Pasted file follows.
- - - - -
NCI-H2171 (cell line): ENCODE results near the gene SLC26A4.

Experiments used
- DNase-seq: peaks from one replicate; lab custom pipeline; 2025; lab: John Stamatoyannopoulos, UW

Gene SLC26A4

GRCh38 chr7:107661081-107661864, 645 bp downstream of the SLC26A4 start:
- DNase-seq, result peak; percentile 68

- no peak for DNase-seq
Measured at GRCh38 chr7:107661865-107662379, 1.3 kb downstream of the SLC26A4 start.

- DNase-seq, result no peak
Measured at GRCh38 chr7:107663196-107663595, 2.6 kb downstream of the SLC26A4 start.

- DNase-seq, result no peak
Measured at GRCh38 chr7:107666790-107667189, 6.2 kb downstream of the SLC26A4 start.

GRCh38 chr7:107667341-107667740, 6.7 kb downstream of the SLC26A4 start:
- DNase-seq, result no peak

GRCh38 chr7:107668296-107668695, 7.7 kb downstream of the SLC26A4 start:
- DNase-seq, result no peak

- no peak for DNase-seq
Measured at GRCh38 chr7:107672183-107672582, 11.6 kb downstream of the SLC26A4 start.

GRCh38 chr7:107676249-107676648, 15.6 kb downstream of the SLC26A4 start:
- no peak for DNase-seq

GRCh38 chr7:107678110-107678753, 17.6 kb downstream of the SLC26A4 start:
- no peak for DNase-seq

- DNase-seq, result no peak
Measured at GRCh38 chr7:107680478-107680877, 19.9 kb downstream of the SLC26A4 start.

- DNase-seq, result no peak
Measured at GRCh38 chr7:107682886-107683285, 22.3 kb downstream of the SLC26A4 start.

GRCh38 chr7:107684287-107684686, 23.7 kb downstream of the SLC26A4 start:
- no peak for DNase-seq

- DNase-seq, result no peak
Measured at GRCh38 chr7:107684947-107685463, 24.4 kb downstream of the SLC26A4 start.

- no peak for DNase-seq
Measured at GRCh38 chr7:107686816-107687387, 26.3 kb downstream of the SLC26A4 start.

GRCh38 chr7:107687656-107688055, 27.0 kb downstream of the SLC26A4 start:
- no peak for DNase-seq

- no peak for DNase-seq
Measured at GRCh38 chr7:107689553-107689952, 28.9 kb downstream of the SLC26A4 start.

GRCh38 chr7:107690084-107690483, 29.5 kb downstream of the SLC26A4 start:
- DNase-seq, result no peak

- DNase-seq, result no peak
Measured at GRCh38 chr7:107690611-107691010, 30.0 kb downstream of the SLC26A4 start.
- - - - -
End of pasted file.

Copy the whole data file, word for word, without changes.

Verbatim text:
NCI-H2171 (cell line): ENCODE results near the gene SLC26A4.

Experiments used
- DNase-seq: peaks from one replicate; lab custom pipeline; 2025; lab: John Stamatoyannopoulos, UW

Gene SLC26A4

GRCh38 chr7:107661081-107661864, 645 bp downstream of the SLC26A4 start:
- DNase-seq, result peak; percentile 68

- no peak for DNase-seq
Measured at GRCh38 chr7:107661865-107662379, 1.3 kb downstream of the SLC26A4 start.

- DNase-seq, result no peak
Measured at GRCh38 chr7:107663196-107663595, 2.6 kb downstream of the SLC26A4 start.

- DNase-seq, result no peak
Measured at GRCh38 chr7:107666790-107667189, 6.2 kb downstream of the SLC26A4 start.

GRCh38 chr7:107667341-107667740, 6.7 kb downstream of the SLC26A4 start:
- DNase-seq, result no peak

GRCh38 chr7:107668296-107668695, 7.7 kb downstream of the SLC26A4 start:
- DNase-seq, result no peak

- no peak for DNase-seq
Measured at GRCh38 chr7:107672183-107672582, 11.6 kb downstream of the SLC26A4 start.

GRCh38 chr7:107676249-107676648, 15.6 kb downstream of the SLC26A4 start:
- no peak for DNase-seq

GRCh38 chr7:107678110-107678753, 17.6 kb downstream of the SLC26A4 start:
- no peak for DNase-seq

- DNase-seq, result no peak
Measured at GRCh38 chr7:107680478-107680877, 19.9 kb downstream of the SLC26A4 start.

- DNase-seq, result no peak
Measured at GRCh38 chr7:107682886-107683285, 22.3 kb downstream of the SLC26A4 start.

GRCh38 chr7:107684287-107684686, 23.7 kb downstream of the SLC26A4 start:
- no peak for DNase-seq

- DNase-seq, result no peak
Measured at GRCh38 chr7:107684947-107685463, 24.4 kb downstream of the SLC26A4 start.

- no peak for DNase-seq
Measured at GRCh38 chr7:107686816-107687387, 26.3 kb downstream of the SLC26A4 start.

GRCh38 chr7:107687656-107688055, 27.0 kb downstream of the SLC26A4 start:
- no peak for DNase-seq

- no peak for DNase-seq
Measured at GRCh38 chr7:107689553-107689952, 28.9 kb downstream of the SLC26A4 start.

GRCh38 chr7:107690084-107690483, 29.5 kb downstream of the SLC26A4 start:
- DNase-seq, result no peak

- DNase-seq, result no peak
Measured at GRCh38 chr7:107690611-107691010, 30.0 kb downstream of the SLC26A4 start.